The area where the felling was taking place is the oldest infected area of Turin. Planes are a vital part of the Turin landscape and the municipality have been planting the CSP resistant species PLATANOR® Vallis clausa. Adjacent to the tree being felled was a 10 year old avenue of PLATANOR® Vallis clausa along the river Po. They have found the tree to be quite water demanding, but overall the clonal species is doing well. It should be noted that they are resistant, not immune, so they can’t be imported to the UK because there is a chance that they will be infected with CSP. Experts elsewhere in Italy are sceptical of this species so time will tell how well they get on in Turin.
Gianmichele explaining all the permits needed for removal of a plane with the “red cancer”
Moving from the point of removal to the point of replacement side of things the group was taken to the Municipal nursery to see the existing plant stock held by the municipality. The Turin nursery is the last remaining municipal nursery in Italy with no current plans to get rid of it as they see it as a major asset for the city. The plant stock are typically bought from commercial nurseries as standard trees, planted in the ground for a couple of years, then potted up awaiting planting in the streets. This is done to acclimate the southern Italy grown trees to the different climate that Northern Italy has. The nursery currently held about 700 trees and several thousand small shrubs. Stephana Cirulli spoke about the challenges of buying in trees with uncertainty of whether they would be planted up in future due to financial constraints and a smaller work force available.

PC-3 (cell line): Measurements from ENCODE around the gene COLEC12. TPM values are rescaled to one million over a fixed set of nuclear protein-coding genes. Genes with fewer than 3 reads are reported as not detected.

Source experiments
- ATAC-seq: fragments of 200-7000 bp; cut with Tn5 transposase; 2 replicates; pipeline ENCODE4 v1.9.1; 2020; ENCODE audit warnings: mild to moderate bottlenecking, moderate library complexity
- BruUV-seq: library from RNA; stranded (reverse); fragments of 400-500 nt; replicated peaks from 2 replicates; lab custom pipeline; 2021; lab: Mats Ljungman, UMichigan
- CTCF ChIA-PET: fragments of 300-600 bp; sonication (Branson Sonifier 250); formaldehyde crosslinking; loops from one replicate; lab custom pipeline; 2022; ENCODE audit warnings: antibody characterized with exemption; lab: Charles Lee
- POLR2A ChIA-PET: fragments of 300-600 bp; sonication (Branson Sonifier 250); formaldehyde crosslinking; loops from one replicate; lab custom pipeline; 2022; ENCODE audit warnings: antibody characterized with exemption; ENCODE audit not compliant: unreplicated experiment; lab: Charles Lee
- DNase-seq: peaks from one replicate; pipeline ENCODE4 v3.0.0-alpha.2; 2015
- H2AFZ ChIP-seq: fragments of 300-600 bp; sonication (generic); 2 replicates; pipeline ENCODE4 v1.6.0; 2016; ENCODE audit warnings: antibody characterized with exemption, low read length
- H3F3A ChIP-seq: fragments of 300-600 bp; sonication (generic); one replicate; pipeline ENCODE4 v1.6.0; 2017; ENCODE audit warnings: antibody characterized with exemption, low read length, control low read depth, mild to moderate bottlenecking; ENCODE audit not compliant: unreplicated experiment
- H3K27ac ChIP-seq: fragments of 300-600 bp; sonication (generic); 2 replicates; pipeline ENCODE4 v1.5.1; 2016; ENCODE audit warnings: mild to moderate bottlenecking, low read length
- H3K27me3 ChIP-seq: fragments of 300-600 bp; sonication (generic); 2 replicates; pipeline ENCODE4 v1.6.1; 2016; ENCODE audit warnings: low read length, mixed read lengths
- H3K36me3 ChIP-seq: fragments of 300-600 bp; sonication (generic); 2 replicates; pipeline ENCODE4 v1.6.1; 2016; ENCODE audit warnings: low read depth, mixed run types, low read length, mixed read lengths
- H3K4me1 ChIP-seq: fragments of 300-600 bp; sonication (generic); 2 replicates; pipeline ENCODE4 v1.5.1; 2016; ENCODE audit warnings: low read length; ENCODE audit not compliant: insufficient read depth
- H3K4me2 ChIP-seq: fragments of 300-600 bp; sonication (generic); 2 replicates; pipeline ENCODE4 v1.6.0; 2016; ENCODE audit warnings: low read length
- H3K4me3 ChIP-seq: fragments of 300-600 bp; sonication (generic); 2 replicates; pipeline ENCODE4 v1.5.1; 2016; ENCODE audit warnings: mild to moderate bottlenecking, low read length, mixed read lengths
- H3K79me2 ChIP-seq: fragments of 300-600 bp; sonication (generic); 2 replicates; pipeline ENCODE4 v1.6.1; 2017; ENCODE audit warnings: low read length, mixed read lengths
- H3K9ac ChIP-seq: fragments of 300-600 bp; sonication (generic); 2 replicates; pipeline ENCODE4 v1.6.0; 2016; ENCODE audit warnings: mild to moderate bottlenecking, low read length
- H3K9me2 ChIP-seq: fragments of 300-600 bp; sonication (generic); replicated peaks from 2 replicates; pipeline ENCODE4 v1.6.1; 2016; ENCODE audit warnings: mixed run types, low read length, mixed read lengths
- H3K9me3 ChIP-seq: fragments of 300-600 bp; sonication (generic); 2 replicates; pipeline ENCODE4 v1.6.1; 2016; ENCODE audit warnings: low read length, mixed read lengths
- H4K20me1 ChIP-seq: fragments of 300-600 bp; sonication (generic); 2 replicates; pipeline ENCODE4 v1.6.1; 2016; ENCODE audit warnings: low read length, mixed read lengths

Avenue of Plane Wilt resistant Planes
Turin’s municipal nursery
The day finished with a food truck providing lunch and drinks for all attendants of the day. Though the trip was only two days, it was filled with very valuable insight into how Turin manages their trees and pests and diseases, especially CSP. With the knowledge gained, the members of the LTOA will be better prepared to take on CSP if it hits these shores. We would like to thank Becky Porter for arranging the study tour on our side and Gianmichele Cirulli and all his work colleagues for providing us with a fantastic two days of knowledge sharing and enjoyable conversation. We look forward to future collaborations!